Mark, thank you for introducing me to Speth’s work. His book is on my reading list! I’m also intrigued by, and will follow, the ruminations of thedigitaldruid.

Your explanation of the challenge — to “lead this revolutionary and service spirit into constructive, sustainable change” (a great slogan!!) was so concise that it braked my whirling mind and made a possibly constructive thought pop out of the fog….perhaps the first step is to “name the monster.” Maybe we need to start by specifically identifying the underlying government dysfunctions, as Robert said — once the problem is clearly stated, we can begin working on solutions. Dannielle Blumenthal mentioned the same thing in the conversation following her blog, 5 Social Tools In The War on Groupthink . I see the thinking in both that and this blog having a common thread — we should bring the two conversations together!

Robert, you stated a great reminder for me — whatever it’s faults, our government is among the best. The fact that we’re having this conversation in a public forum is testament to that! Like you, I would hate to see our social institutions destroyed…seems to me that leads to “reinventing the wheel.” As a point to ponder, though, are the dysfunctions are so ingrained that incremental change just won’t work, and we need some sort of wholesale change? Still, that isn’t necessarily destruction-as-in-annihilation.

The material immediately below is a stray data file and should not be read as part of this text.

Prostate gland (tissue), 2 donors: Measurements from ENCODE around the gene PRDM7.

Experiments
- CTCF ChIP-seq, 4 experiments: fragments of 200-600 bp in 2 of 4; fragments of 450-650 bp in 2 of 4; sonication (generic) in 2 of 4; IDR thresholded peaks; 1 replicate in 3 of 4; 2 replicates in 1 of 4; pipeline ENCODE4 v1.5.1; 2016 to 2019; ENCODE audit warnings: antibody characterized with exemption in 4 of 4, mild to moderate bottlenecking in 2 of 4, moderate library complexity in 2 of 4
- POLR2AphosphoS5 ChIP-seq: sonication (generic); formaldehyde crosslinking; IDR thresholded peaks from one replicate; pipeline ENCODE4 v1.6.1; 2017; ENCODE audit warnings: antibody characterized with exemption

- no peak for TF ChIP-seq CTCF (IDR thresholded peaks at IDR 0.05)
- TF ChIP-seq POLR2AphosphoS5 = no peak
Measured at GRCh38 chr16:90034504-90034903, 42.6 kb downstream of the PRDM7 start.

I agree wholeheartedly with your comments on politics, politicians, the electorate, and especially campaign financing, Robert. How did we ever let things get to this point?!? I know many people who bemoan the state of things, but feel powerless to make any change (including me, at times). That’s a self-fulfilling illusion — we made, or let it get, this way — together, with determination, we can effect substantial and constructive change. And you’re absolutely right, that effort DOES begin by looking at “The Man [or woman] In The Mirror” (Michael Jackson). Next, we need to identify a locus for our efforts — again, see Dannielle’s blog.

Marie, your point is excellent. There are different cultures, different perspectives, different ways of thinking in the different parts of this country. We need to remember those differences, as well, when bringing together a diverse problem-solving community!

I’m loving this conversation!!